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When approached by a solicitor, in family law, the job they wish to discuss can vary from the simple valuation of a family business with two parties that are prepared to mediate and come to an amicable agreement…to being in the middle of a war zone with each side launching hand grenades at each other.
Recently, I have experienced both scenarios.
In the first instance, I was appointed jointly by both parties to conduct a business valuation. At the outset, it was clear the solicitors were willing to work together to achieve a reasonable result in the division of the asset pool for their respective clients. It was also clear that, although they were both working towards a common goal, they would protect their client’s interest if they thought the other party was being unreasonable.
While I detected a level of mistrust between the husband and the wife, the practitioners were able to leave me to perform my tasks without questioning why I required various documents or information. As I was provided with all the requested information, virtually without question, in a timely fashion, my final report satisfied any unease or mistrust from either side and I understand an agreement has now been reached.
On the other end of the spectrum, I was again appointed jointly by the court as an expert witness. In this appointment, it was required to ensure that, where correspondence is sent, both parties receive a copy. It is not prudent for a single expert to meet with or discuss the matter with one party without the other party’s involvement.
In this matter I encountered one party who wished to constantly engage with me to the exclusion of not only the other party, but also his own legal representative. I proceeded to request the information I deemed appropriate and necessary for me to complete my engagement. What I received however was volumes of unsolicited documents that (in the end) was determined as totally irrelevant to completing my brief, which was further impeded with visits to my office to deliver the unsolicited information. To further complicate matters, the solicitors were constantly at war over procedural matters. Ultimately, the active party replaced his solicitor and I understand that they have now reached a mutually satisfactory settlement.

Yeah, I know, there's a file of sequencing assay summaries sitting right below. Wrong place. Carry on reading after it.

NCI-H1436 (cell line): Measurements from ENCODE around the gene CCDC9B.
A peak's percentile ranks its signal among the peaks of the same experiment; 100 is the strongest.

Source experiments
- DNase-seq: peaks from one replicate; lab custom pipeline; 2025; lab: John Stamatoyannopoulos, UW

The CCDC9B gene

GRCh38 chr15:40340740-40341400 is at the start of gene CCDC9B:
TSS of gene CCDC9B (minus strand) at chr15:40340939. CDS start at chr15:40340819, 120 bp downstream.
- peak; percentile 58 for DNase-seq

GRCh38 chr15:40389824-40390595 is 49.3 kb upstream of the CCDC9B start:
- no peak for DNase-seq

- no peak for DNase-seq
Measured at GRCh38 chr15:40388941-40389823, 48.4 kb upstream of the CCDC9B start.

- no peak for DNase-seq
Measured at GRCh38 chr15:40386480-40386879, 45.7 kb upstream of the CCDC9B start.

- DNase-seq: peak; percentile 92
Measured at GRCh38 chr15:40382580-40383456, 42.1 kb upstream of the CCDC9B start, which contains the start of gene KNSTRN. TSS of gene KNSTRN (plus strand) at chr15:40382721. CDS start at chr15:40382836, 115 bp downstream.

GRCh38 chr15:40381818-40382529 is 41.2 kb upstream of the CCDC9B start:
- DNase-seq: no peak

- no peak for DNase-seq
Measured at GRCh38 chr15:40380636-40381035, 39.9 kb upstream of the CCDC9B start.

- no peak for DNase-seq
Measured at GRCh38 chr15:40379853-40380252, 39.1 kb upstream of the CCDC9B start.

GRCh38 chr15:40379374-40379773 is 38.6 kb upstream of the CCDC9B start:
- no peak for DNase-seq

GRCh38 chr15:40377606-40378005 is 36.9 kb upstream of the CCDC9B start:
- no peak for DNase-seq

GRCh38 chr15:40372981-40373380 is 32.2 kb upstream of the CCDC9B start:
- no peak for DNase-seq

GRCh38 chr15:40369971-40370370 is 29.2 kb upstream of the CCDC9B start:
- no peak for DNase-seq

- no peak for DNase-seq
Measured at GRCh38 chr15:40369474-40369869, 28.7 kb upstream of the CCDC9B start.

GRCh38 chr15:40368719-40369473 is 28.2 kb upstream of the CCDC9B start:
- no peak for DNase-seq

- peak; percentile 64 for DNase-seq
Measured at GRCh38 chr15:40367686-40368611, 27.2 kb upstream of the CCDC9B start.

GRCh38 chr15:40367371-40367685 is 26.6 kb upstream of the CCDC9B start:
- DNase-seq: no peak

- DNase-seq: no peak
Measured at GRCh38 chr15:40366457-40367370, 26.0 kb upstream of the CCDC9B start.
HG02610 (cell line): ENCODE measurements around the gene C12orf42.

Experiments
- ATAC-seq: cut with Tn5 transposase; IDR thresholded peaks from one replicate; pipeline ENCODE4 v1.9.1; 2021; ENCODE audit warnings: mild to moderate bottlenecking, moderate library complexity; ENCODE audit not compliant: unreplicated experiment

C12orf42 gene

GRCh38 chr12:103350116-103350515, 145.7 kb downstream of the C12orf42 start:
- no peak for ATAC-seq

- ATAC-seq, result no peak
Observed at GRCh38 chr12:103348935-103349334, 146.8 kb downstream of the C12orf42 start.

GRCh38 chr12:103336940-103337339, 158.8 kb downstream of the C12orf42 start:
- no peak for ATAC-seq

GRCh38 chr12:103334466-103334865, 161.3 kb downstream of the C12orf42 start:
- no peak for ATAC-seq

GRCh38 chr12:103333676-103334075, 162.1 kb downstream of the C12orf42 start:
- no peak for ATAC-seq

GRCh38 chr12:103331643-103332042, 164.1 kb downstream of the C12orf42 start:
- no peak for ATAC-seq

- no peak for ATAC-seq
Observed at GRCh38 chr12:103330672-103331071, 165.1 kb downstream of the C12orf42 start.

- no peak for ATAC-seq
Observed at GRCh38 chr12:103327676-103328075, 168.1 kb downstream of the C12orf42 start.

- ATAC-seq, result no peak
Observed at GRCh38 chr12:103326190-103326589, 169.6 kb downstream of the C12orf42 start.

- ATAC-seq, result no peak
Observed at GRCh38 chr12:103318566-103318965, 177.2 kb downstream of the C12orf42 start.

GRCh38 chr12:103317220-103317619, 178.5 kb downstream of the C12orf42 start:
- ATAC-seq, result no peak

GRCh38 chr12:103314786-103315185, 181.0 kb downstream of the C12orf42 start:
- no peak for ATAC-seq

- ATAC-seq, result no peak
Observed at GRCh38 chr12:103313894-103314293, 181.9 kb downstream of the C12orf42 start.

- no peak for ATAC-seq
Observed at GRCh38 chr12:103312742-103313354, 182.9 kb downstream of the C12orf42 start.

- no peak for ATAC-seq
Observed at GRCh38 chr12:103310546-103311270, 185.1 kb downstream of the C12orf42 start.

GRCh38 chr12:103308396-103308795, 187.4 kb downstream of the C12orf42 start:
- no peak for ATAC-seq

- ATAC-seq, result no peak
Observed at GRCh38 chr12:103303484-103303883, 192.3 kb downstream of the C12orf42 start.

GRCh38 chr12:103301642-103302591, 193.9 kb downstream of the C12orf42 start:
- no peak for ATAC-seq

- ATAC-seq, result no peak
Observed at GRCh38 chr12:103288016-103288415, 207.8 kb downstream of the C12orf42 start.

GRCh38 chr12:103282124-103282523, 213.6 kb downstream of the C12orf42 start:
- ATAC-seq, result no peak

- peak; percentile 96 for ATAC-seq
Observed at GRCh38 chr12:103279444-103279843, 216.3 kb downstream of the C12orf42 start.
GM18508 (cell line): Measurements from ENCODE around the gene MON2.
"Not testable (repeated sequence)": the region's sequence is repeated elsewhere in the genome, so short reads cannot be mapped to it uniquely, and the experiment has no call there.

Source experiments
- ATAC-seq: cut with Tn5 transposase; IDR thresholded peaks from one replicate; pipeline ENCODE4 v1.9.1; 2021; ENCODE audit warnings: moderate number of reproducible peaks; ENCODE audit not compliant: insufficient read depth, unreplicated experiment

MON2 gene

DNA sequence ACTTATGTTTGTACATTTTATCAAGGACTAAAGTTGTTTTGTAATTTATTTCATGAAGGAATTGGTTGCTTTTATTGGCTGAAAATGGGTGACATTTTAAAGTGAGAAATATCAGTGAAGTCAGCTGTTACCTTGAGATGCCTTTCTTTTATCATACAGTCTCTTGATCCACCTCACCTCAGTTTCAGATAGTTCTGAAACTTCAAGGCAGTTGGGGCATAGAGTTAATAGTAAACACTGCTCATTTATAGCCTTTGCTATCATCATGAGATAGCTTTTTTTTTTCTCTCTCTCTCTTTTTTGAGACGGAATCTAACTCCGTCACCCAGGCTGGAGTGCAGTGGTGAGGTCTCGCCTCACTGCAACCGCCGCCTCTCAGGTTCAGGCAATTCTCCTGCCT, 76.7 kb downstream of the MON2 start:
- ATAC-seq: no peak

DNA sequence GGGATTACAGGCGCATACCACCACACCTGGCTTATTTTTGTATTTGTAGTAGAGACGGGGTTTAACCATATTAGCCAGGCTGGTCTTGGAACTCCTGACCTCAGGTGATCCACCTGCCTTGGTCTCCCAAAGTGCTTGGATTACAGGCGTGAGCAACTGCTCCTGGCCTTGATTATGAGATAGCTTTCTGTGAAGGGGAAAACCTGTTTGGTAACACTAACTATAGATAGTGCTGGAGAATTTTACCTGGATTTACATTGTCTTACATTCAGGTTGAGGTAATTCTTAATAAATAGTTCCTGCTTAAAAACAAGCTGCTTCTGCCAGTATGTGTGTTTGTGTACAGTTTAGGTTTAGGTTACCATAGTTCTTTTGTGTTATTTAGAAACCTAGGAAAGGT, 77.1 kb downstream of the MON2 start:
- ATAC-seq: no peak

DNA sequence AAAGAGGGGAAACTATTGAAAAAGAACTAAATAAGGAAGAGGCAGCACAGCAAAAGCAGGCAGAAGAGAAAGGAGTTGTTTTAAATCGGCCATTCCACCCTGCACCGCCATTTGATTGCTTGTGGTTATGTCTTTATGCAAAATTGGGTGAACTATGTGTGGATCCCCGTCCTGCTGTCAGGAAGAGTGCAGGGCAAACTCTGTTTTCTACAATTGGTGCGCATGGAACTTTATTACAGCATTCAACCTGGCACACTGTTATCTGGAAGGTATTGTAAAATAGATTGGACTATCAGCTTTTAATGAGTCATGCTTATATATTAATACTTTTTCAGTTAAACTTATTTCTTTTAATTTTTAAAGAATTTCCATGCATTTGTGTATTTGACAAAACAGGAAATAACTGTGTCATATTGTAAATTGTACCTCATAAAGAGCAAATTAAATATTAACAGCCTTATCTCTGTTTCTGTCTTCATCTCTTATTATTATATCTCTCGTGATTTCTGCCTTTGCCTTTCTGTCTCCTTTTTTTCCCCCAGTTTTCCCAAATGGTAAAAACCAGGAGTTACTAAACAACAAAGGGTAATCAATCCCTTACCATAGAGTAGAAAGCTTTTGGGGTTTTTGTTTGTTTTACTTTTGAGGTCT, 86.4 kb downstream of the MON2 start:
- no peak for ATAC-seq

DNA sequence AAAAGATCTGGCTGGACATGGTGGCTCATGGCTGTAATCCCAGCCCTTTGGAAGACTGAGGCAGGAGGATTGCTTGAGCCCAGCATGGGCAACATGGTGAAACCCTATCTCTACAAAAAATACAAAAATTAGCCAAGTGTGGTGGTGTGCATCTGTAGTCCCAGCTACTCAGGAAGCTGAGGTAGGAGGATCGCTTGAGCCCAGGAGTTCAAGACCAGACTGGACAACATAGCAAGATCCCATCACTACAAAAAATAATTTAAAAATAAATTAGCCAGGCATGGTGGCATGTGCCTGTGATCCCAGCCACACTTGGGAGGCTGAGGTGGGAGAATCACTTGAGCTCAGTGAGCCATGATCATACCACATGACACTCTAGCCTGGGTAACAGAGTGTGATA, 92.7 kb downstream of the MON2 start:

From an expert’s point of view, being engaged by practitioners who are prepared to collaborate on a solution for their respective clients is certainly a far preferable scenario. Obviously this is not always possible; however, encountering practitioners and/or clients that are deliberately antagonistic towards the other side can often just make an expert’s job more difficult and costly than it needs to be.